Thrust up on the sand, tender and bloodied as a baby, or something newly dead (328).
Caitlin Sweet‘s first novel concerns an eighteen-year-old who seeks revenge after Raiders kill her family. A Telling of Stars has a familiar premise, but it diverges from the traditional fantasy in its style and development.
Title: A Telling of Stars
Author: Caitlin Sweet
After Raiders slaughter her family, Jaele seeks revenge. Her physical journey to find the Raider responsible reflects on her emotional progress.
Sweet’s poetic style may prove difficult for some readers, but when it works, it can be very powerful. The third portion, detailing events in the Raiders’ Land and afterwards, features the book’s most stylistically powerful and consistently interesting chapters.
Despite some excesses, I wish more fantasy writers would give the kind of thought Sweet does to writing style.
To some degree, this story uses fantasy conventions to explore the journey a grieving person must make, and in this sense, Sweet’s world could be viewed as a fabulous metaphor. However, she also invites us to see that world literally, it as we might Middle Earth or Bas-Lag, and it does not consistently hold together. In a world that has seen wars and raids, everyone Jaele meets seems remarkably willing to welcome her into their homes and feed her, asking (and generally getting) little in return. This suits her character; teenaged Jaele acts very much like a child at times, albeit one who has experienced horrors. Teens often act with these expectations and, depending on the culture, have them met. However, the novel does not make this aspect of its world credible on the literal level, and I found it distracting.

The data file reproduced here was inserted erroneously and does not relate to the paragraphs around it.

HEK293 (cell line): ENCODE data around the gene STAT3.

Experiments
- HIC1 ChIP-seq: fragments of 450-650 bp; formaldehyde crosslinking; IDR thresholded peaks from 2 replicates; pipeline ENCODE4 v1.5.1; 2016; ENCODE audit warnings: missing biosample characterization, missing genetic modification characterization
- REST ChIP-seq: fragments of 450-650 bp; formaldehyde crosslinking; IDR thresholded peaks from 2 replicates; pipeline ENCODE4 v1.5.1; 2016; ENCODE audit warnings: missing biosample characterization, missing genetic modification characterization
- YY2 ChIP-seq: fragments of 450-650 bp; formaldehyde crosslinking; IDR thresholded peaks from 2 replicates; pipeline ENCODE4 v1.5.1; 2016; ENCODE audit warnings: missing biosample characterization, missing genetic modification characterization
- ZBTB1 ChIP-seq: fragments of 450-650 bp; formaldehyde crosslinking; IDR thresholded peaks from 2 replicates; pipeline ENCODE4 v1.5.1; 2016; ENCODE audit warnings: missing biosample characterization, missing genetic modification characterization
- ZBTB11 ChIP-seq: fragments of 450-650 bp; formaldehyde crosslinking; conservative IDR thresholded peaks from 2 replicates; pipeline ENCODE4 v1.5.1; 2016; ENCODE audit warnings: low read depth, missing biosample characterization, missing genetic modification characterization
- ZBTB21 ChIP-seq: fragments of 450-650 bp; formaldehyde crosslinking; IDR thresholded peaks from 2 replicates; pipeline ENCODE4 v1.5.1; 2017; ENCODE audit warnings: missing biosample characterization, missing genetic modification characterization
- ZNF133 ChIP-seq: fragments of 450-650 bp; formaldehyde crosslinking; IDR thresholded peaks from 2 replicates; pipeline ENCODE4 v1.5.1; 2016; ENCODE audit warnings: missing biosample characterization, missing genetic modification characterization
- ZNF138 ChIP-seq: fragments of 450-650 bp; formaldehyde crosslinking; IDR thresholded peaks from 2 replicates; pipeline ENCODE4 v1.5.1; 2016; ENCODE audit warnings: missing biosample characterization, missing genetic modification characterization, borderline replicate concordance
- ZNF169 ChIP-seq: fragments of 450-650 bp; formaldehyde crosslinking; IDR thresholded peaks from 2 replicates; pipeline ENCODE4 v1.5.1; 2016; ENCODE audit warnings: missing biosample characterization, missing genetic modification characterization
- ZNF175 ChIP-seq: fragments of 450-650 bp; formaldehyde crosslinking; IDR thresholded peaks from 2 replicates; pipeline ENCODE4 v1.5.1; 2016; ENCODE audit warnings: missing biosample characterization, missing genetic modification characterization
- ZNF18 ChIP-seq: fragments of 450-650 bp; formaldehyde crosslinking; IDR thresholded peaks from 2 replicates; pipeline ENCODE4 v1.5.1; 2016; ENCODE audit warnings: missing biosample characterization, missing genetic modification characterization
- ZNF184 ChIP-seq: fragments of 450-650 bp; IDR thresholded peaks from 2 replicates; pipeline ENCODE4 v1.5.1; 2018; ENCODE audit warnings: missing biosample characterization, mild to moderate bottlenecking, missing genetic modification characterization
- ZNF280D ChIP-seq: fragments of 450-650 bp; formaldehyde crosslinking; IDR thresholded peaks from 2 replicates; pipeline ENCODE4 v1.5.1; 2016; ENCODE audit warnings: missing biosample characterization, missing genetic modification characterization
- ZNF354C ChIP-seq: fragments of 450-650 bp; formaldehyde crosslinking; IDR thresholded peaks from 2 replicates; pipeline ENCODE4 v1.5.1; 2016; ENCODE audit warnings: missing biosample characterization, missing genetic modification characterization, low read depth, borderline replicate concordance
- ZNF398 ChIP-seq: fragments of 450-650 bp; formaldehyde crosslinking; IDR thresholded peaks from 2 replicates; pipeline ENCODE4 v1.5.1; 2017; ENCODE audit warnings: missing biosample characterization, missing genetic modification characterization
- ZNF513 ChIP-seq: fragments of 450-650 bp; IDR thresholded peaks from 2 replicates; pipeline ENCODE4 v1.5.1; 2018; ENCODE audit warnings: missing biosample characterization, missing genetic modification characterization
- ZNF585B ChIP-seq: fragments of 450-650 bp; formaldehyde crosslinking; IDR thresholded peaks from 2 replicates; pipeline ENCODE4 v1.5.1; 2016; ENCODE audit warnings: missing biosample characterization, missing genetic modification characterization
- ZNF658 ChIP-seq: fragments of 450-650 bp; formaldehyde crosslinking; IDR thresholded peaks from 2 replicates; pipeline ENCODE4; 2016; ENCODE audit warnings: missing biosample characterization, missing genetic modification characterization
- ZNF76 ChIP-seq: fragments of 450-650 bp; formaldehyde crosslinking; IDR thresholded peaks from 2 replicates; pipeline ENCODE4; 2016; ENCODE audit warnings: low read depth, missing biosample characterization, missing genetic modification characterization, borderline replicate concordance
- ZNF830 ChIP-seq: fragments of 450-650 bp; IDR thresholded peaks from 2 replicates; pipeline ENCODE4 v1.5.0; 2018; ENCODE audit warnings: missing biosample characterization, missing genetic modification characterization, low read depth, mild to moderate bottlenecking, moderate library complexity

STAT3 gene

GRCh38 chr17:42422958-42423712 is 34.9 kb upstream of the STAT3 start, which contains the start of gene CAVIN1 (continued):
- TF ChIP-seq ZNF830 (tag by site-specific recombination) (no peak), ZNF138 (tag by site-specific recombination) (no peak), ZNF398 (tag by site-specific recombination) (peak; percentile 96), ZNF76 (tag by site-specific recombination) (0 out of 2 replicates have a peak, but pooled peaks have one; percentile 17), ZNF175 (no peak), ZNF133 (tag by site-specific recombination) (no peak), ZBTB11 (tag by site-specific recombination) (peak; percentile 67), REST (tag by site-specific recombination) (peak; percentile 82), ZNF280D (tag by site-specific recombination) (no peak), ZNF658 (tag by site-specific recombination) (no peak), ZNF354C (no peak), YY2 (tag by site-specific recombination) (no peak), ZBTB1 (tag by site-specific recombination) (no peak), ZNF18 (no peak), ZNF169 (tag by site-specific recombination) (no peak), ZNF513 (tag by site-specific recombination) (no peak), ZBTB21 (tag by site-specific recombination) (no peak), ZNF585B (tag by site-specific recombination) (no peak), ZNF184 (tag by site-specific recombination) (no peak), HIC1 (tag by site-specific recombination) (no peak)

Originality: 4/6. The protagonist embarks on a quest to seek revenge. She meets fantastic creatures and people along the way. Sweet approaches this in her own manner, but readers of fantasy will find the underlying plot familiar.
Imagery: 5/6. Sweet demonstrates her descriptive power in many sections of the novel. I wanted to know more about certain aspects of her world, which in places were lost amidst the poetic impressions of that world.
Characterization: 4/6. Jaele is a believable, if not always sympathetic character. The others people in this book never seem realized. Annial and Ilario have a believable relationship of a sort not often seen in genre; Dorin has potential which the novel never really explores. Most of the characters speak in a similar, high fantasy manner which impedes our understanding of individual characters.
Emotional Response: 4/6. When the book works, it works very well. I did not find it did so consistently, but I am convinced of Sweet’s potential…
Overall score: 4/6 …And I believe we will see some exceptional work from her in the future.
In total, A Telling of Stars receives 30/42
Sweet herself suggested I review her second novel first. I chose to start with A Telling of Stars. While certain aspects of the book did not appeal to me, the potential it demonstrates will lead me to read the second novel soon.